For the sake of convenience I used bottled drinking water for
this one fish. Water came from the arrowhead dispenser inside
office. Betta did well for several months. Then one day out of
the blue, he started acting "strange". He would lay
around less active then usual, then suddenly start
"freaking out" and swim like crazy in all directions
as though in a state of panic attack (sounds familiar?). Scared
the living daylight out of me LOL. "Spiky" (that was
his name) was obviously feeling discomfort of some kind and
reacting to it by darting to try to get "away" from
it. This lasted a few days. I was puzzled. Everything was still
the same, water was clean, from same water dispenser etc... I
added some Maracide (for parasites)
just in case, but this did not seem to help. I did a water
change, and that was useless too. Finally I decided to take
Spiky home. At home I simply put him in a new jar and acclimated
him gradually to my normal fishroom tap water (treated to
perfection LOL). To be on the safe side, I did add Maracide to
his new home for a week. After only 2 days I noticed Spiky was
back to his good old normal self. :)
My conclusion on this
is that something in Spiky's environment had become corrupt. Perhaps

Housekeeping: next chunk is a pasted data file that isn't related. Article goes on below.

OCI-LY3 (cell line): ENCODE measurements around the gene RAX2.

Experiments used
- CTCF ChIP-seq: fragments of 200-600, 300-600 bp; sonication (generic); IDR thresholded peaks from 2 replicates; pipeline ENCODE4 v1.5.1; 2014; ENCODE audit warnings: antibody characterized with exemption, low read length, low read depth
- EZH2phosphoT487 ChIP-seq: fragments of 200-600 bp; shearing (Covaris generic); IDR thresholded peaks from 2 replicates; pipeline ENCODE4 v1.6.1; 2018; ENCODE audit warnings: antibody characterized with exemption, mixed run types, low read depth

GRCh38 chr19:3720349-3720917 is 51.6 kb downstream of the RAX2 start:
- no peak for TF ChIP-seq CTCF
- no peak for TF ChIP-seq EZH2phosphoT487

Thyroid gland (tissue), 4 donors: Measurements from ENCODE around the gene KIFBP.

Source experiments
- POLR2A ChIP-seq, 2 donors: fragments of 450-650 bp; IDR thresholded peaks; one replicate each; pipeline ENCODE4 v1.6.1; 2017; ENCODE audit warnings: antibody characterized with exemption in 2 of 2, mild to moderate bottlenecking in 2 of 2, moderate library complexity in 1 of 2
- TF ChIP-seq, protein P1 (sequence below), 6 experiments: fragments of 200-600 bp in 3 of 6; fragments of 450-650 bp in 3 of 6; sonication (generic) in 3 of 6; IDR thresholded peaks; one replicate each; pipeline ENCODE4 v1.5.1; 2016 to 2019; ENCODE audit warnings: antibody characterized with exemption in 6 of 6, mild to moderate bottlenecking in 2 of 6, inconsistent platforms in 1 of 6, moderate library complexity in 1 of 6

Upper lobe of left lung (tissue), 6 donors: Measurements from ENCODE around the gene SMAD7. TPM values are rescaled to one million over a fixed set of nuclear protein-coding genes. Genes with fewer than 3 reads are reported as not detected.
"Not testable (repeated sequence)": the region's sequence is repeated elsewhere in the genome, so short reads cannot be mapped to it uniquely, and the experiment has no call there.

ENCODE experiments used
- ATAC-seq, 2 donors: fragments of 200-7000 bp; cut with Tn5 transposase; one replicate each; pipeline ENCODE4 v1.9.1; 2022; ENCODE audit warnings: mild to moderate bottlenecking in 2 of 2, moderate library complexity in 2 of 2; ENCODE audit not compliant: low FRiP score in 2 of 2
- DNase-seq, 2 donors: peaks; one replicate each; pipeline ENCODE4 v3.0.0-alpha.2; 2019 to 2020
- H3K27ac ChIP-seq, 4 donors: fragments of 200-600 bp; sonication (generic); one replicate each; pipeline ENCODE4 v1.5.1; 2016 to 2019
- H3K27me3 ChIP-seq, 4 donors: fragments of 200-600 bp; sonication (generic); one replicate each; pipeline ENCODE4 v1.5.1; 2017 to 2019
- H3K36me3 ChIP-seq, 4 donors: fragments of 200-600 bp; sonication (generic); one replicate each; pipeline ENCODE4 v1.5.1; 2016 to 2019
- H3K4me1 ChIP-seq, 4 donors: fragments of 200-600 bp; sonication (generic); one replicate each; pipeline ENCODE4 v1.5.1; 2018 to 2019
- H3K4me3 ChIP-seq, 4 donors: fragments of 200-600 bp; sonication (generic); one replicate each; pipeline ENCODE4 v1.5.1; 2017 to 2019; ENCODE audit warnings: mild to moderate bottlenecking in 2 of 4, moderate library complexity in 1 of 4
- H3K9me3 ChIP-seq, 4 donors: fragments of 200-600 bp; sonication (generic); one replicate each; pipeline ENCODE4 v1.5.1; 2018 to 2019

the new water bottle in the dispenser? Perhaps fluctuating
temperatures at the office caused parasites to multiply? Perhaps
yurrh oiuddp whu fwq fpiusl. You know what I mean: who the heck
knows (hoozeheknos) ???? The point is my gut felling about Siky's
problem was correct. It was related to his bowl/water. By providing
a new healthy environment, Spiky made an almost instantaneous
full recovery and never acted like a weirdo ever again :). Hey, I
just had a thought: After all he WAS kept at the office. An office
would turn anyone into a complete
In short, my advice
to you is go get a brand new bowl, bare and do not add anything to
it for the time being. The less stuff in it the less things we have
to rule out. Just a plain 1 gal bowl. Then use water from a
different source. If you are now using tap water, use bottled water.